As grounds for Durden’s firing, the College’s administration claimed that they had been inundated with calls and emails from concerned parents and students. That would itself be questionable grounds for firing a professor over their political speech, but when FIRE sued Essex County for the records of this alleged wave of concern, they found that the claim was entirely manufactured. No such pressure campaign existed.
Durden’s firing is far from an isolated case. In their reporting on her firing, NorthJersey.com found that Durden is only the most visible of no less than five recent cases in New Jersey alone. Inside Higher Ed notes a striking national rise in violent threats against professors for their public speech, particularly liberal ones, as well as a notable pattern of problematic responses from university administrations. The anecdotal evidence of the increased political scrutiny and pressure progressive professors face has been building for years, as more professors have been speaking out about their experiences. However, a new dataset provides insight into the scope of this problem.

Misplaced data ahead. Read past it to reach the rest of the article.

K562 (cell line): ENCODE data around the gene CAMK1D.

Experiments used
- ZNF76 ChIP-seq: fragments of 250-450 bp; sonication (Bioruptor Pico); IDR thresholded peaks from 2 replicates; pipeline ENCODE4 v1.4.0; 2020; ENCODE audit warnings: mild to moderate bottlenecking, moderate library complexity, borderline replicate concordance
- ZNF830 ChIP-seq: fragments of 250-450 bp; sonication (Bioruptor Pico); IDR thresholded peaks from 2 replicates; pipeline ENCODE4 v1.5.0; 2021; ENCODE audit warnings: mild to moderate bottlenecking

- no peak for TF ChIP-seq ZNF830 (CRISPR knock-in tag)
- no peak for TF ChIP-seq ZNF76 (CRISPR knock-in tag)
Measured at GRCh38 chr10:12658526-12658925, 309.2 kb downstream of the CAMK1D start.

A Liberal Firings Boom
Over the last several weeks there has been a renewed debate about the reality and extent of the “free speech” crisis on campus. One faction, led by NYU Psychologist Jon Haidt, insists that freedom of expression, freedom of conscience and free inquiry are being threatened and undermined by increased levels of political polarization and intolerance. Another faction, led by Acadia Political Scientist Jeff Sachs argues that the campus speech crisis “is a myth” and “largely imaginary.”
However, Sachs’ argument is refuted by his original empirical contribution to the debate, a dataset on faculty firings: